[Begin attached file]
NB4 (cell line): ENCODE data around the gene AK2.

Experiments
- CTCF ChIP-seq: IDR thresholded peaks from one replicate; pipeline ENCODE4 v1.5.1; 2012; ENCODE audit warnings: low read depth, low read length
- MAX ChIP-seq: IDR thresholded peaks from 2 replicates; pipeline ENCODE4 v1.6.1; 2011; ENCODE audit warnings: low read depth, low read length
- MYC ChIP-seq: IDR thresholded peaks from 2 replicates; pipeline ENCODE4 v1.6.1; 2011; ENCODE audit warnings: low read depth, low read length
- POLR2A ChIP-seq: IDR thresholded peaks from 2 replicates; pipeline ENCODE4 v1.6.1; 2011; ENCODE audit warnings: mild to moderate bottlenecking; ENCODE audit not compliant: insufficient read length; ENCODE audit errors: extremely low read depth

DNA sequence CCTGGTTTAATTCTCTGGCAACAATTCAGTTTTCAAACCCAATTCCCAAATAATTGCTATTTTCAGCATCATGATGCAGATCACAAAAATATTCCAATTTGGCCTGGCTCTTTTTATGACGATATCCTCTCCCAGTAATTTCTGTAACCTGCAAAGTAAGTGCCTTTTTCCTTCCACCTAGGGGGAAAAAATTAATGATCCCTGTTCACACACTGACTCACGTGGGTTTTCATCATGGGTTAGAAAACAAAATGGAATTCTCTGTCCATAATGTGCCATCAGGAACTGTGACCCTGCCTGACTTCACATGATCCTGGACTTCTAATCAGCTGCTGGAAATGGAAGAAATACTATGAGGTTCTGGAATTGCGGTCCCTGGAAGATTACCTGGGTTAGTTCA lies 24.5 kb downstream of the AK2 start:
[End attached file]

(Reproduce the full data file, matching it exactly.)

NB4 (cell line): ENCODE data around the gene AK2.

Experiments
- CTCF ChIP-seq: IDR thresholded peaks from one replicate; pipeline ENCODE4 v1.5.1; 2012; ENCODE audit warnings: low read depth, low read length
- MAX ChIP-seq: IDR thresholded peaks from 2 replicates; pipeline ENCODE4 v1.6.1; 2011; ENCODE audit warnings: low read depth, low read length
- MYC ChIP-seq: IDR thresholded peaks from 2 replicates; pipeline ENCODE4 v1.6.1; 2011; ENCODE audit warnings: low read depth, low read length
- POLR2A ChIP-seq: IDR thresholded peaks from 2 replicates; pipeline ENCODE4 v1.6.1; 2011; ENCODE audit warnings: mild to moderate bottlenecking; ENCODE audit not compliant: insufficient read length; ENCODE audit errors: extremely low read depth

DNA sequence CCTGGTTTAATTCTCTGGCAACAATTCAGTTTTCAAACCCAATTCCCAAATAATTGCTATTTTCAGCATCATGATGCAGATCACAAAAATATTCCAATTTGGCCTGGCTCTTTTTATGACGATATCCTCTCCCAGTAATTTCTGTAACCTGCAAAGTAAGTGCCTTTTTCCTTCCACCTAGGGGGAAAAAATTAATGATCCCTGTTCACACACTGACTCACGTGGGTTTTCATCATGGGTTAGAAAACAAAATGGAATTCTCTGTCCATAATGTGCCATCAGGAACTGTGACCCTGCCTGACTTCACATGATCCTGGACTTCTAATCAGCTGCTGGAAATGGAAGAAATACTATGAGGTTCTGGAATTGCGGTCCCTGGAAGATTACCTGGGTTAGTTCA lies 24.5 kb downstream of the AK2 start: